Recently, Assistant Professor Wang Chundong’s research group in SIST independently discovered a covert channel based on the fsync function within computer storage and named it Sync+Sync. The result was published in an article entitled “Sync+Sync: A Covert Channel Built on fsync with Storage”, and was accepted by USENIX Security 2024, one of the top four international conferences in the field of computer information security and privacy. Third-year master student Jiang Qisheng is the first author of the paper, and Prof. Wang Chundong is the corresponding author.
Scientists have built a variety of covert channels for secretive information transmission with CPU cache and main memory. In this paper, Wang’s group turned their focus to a lower level in the memory hierarchy—the persistent storage. Most programs store intermediate or final results in the form of files, and some of them call fsync function to synchronously persist a file with storage device for orderly persistence. A quantitative study showed that one program would undergo significantly longer response time for fsync call if the other program is concurrently calling fsync, although they do not share any data. Wang’s group further found that, concurrent fsync calls contend at multiple levels of storage stack due to sharing software structures and hardware resources.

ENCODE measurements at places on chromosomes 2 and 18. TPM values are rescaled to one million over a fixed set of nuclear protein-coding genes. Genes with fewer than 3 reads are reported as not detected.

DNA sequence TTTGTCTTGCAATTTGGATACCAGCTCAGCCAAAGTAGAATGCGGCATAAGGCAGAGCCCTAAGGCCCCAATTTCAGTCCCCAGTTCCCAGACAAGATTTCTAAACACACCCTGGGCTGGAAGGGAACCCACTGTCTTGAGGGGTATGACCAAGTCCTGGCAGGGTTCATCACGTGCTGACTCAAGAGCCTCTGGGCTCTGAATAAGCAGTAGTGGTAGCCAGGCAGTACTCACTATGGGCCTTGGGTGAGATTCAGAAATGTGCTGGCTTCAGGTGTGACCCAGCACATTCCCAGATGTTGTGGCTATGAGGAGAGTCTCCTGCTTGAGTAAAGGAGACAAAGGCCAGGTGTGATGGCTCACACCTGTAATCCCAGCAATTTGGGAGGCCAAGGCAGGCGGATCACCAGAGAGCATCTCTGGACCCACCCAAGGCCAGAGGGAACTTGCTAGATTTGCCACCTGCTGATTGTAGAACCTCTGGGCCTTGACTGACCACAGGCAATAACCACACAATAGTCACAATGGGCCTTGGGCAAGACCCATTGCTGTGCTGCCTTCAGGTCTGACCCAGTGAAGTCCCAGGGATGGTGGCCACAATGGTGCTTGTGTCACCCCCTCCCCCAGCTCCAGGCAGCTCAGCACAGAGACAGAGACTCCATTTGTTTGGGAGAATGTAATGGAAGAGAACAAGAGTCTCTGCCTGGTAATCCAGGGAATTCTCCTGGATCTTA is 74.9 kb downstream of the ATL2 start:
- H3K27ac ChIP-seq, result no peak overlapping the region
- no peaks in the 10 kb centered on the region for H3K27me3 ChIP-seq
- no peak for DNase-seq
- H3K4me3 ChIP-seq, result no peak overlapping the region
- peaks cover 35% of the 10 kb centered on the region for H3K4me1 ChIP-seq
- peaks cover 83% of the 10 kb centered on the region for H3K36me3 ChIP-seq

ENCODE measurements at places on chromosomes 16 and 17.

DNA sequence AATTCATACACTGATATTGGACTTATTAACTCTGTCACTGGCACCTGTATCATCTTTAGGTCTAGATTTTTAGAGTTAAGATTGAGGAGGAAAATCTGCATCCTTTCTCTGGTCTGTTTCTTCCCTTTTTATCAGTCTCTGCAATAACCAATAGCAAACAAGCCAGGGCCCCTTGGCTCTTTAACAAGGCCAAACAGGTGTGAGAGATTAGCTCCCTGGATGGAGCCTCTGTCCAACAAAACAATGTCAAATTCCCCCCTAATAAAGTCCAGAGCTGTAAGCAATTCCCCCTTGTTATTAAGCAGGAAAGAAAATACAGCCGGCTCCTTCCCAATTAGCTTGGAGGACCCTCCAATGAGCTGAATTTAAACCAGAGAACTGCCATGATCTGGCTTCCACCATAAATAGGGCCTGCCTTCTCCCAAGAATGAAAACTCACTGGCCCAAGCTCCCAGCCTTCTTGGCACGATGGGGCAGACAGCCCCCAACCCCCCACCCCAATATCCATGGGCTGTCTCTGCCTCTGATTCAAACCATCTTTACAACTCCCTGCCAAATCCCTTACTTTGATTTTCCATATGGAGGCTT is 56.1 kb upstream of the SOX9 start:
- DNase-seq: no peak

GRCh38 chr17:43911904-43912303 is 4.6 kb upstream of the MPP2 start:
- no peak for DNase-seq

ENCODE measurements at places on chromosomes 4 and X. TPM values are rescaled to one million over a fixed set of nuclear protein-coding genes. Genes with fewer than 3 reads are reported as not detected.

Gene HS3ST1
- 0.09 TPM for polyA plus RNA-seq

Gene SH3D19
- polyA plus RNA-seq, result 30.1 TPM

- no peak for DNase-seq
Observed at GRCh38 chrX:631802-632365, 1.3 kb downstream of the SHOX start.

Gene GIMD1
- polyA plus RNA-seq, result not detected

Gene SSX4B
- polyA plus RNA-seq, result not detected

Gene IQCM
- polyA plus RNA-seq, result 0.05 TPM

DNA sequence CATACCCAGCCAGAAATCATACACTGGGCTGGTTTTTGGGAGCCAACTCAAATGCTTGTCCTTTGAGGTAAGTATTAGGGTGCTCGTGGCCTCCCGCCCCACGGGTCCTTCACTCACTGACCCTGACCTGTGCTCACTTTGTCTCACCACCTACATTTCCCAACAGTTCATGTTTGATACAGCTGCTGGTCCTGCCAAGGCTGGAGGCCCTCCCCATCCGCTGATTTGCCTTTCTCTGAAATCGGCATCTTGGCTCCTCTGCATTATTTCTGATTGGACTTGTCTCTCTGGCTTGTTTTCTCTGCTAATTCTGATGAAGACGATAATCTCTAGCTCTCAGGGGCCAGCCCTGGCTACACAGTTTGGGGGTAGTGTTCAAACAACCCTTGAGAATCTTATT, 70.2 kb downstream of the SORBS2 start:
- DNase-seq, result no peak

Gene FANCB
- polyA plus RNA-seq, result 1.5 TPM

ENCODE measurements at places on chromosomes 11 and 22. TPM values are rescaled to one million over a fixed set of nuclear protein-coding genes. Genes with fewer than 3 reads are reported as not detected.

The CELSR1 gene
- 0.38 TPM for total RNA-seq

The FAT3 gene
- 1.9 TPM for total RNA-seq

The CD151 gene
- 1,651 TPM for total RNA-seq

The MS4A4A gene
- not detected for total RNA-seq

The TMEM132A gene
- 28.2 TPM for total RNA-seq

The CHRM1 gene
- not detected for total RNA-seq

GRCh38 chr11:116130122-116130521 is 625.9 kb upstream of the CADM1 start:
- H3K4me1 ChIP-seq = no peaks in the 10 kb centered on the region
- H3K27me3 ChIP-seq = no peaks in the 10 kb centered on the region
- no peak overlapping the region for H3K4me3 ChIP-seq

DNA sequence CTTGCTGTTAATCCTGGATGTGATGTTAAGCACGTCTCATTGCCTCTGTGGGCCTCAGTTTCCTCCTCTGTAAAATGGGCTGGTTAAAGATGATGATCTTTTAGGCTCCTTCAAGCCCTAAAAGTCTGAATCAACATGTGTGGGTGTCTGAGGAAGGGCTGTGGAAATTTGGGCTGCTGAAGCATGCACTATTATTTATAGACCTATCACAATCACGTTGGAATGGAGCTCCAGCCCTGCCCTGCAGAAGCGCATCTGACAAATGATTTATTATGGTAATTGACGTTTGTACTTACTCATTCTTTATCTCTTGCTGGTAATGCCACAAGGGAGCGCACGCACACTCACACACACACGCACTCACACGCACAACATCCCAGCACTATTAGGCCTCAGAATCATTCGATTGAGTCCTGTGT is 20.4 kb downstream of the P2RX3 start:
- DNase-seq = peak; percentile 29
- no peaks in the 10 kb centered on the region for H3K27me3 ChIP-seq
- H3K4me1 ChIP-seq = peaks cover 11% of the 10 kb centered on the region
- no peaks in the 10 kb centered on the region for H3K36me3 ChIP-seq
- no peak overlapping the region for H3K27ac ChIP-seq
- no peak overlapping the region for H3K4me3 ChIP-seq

To address the abovementioned issues, the group accordingly built a covert channel named Sync+Sync. The channel Sync+Sync delivers a transmission bandwidth of 20,000 bits per second at an error rate of about 0.40% with an ordinary solid-state drive. Sync+Sync can be conducted in cross-disk partition, cross-file system, cross-container, cross-virtual machine, and even cross-disk drive fashions, without sharing data between programs. In addition, Wang’s group launches side-channel attacks with Sync+Sync and manage to precisely detect operations of a victim database (e.g., insert/update and B-Tree node split). They also leverage Sync+Sync to distinguish applications and websites with high accuracy by detecting and analyzing their fsync frequencies and flushed data volumes. These attacks are useful to support further fine-grained information leakage.
This work was done by ShanghaiTech University. It was jointly supported by Nature Science Foundation of Shanghai and ShanghaiTech Startup Funding.
*This article is provided by Prof. Wang Chundong